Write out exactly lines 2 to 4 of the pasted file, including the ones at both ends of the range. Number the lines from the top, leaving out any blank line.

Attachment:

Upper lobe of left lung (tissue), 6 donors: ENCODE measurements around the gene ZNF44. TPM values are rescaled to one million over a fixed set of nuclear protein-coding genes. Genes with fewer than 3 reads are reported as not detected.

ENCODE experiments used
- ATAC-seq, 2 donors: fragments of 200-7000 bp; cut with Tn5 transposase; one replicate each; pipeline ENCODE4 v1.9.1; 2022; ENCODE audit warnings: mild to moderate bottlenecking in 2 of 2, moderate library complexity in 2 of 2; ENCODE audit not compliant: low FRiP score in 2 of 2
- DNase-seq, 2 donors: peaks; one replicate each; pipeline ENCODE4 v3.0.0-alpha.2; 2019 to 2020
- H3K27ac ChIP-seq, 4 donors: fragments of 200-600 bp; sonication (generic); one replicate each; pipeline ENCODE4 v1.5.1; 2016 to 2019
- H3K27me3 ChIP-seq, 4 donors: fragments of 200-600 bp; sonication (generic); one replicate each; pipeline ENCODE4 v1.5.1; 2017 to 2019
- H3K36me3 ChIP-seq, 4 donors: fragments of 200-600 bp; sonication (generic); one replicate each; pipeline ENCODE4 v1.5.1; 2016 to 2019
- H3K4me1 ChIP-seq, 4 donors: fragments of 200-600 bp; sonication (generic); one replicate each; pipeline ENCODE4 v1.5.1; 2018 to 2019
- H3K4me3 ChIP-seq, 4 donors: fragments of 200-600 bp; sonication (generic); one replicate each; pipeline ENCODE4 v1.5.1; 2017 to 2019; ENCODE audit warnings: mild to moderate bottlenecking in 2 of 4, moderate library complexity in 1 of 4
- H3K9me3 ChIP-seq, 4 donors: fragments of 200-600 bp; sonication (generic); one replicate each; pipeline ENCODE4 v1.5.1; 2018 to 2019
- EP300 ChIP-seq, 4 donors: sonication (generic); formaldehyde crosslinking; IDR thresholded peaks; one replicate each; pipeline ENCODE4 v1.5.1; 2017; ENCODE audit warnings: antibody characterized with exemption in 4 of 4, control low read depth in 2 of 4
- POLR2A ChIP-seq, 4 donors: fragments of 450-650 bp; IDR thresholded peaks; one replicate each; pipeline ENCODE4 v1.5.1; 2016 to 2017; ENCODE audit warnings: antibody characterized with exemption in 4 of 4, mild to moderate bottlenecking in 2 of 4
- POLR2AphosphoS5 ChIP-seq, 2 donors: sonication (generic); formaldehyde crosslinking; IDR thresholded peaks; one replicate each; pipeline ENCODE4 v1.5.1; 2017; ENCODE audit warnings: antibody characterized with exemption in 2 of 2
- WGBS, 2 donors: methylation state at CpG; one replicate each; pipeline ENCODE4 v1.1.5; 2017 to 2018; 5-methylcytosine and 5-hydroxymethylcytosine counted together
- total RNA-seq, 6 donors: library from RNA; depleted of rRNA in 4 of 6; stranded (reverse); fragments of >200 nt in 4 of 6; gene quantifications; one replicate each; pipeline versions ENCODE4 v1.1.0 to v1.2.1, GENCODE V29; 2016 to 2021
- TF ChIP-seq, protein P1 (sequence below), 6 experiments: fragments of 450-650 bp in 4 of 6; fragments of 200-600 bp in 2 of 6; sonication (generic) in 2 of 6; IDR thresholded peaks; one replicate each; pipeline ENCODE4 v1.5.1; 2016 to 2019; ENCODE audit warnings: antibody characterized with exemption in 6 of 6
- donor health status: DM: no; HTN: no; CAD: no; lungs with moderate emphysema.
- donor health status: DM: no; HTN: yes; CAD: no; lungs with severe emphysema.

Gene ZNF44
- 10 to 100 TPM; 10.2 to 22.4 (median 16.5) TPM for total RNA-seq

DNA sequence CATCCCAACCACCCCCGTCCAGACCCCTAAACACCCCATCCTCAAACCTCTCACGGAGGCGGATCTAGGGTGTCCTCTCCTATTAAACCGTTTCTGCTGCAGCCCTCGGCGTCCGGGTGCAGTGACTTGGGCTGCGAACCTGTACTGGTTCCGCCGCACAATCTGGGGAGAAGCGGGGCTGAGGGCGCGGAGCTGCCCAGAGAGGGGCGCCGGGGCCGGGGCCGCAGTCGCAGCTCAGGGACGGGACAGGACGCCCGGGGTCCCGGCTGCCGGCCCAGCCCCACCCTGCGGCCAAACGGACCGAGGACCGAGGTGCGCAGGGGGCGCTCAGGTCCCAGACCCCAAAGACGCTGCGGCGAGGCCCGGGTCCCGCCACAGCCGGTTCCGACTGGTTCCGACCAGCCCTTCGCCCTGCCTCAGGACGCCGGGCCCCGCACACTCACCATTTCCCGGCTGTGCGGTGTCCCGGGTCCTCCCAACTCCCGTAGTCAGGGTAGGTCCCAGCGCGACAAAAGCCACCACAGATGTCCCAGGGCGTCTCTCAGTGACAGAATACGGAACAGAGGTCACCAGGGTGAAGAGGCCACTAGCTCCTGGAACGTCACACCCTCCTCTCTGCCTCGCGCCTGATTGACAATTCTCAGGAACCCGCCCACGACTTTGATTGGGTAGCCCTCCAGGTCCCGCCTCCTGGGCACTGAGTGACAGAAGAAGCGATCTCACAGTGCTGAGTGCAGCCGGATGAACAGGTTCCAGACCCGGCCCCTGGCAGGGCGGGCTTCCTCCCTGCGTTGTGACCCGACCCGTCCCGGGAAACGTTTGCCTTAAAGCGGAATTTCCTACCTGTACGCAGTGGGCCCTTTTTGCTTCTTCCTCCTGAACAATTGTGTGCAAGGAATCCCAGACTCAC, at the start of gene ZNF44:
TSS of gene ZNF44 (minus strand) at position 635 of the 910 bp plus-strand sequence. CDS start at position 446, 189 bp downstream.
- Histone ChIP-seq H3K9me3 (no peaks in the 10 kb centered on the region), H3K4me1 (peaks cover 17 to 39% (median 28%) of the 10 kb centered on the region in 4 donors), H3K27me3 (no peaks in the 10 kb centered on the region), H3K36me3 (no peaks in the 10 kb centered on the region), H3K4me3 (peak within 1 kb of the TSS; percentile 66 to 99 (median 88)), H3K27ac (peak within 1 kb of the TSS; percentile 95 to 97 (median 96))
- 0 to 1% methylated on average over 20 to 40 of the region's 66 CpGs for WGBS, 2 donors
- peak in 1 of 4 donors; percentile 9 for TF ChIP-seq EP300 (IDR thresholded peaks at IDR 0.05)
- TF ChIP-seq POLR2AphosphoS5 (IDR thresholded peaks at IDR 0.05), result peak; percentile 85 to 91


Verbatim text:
ENCODE experiments used
- ATAC-seq, 2 donors: fragments of 200-7000 bp; cut with Tn5 transposase; one replicate each; pipeline ENCODE4 v1.9.1; 2022; ENCODE audit warnings: mild to moderate bottlenecking in 2 of 2, moderate library complexity in 2 of 2; ENCODE audit not compliant: low FRiP score in 2 of 2
- DNase-seq, 2 donors: peaks; one replicate each; pipeline ENCODE4 v3.0.0-alpha.2; 2019 to 2020